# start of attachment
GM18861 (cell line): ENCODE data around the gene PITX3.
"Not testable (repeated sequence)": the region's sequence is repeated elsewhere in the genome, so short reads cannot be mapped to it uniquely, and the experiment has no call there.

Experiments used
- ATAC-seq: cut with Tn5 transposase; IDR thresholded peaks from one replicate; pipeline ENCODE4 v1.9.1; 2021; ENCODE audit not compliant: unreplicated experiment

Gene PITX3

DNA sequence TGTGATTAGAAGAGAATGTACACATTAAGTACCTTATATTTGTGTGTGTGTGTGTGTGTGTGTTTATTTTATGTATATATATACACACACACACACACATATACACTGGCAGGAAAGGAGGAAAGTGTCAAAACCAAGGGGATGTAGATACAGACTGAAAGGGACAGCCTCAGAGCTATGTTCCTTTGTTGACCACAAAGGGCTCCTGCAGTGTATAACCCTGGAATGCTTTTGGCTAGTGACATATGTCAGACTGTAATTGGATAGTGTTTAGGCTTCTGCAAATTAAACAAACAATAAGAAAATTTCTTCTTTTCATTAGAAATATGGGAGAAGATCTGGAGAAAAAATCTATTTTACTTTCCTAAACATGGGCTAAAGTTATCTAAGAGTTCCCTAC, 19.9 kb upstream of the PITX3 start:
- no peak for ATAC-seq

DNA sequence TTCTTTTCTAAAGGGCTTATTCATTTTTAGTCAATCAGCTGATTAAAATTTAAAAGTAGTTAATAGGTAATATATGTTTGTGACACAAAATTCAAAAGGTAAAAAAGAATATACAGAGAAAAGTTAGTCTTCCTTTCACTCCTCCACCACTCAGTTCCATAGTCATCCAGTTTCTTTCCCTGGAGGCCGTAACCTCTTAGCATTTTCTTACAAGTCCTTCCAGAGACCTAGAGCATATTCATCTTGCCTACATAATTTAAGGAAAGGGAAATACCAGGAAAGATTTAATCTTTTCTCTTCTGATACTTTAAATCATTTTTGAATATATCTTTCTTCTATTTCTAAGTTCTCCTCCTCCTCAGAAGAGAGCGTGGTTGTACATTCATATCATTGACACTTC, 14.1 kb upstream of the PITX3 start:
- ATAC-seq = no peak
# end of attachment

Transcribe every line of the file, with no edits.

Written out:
GM18861 (cell line): ENCODE data around the gene PITX3.
"Not testable (repeated sequence)": the region's sequence is repeated elsewhere in the genome, so short reads cannot be mapped to it uniquely, and the experiment has no call there.

Experiments used
- ATAC-seq: cut with Tn5 transposase; IDR thresholded peaks from one replicate; pipeline ENCODE4 v1.9.1; 2021; ENCODE audit not compliant: unreplicated experiment

Gene PITX3

DNA sequence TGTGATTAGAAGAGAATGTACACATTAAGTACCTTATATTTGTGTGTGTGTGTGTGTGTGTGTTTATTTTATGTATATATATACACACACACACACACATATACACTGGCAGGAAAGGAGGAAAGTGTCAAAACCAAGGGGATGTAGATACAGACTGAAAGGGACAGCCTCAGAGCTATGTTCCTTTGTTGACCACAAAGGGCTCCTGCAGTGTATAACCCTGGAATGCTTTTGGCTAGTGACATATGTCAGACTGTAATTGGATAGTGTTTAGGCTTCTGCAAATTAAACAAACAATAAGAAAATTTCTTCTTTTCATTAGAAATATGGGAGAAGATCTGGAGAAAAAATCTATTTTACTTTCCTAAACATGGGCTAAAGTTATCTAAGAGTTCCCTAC, 19.9 kb upstream of the PITX3 start:
- no peak for ATAC-seq

DNA sequence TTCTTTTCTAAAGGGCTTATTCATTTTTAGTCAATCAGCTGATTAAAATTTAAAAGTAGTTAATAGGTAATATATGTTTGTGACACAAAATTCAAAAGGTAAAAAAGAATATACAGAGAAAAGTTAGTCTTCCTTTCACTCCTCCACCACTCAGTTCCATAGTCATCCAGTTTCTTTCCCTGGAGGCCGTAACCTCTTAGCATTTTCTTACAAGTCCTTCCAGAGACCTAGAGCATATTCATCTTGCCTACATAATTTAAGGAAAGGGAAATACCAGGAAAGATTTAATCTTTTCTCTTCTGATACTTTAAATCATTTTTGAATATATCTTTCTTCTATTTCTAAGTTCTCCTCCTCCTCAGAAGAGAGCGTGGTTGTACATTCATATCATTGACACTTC, 14.1 kb upstream of the PITX3 start:
- ATAC-seq = no peak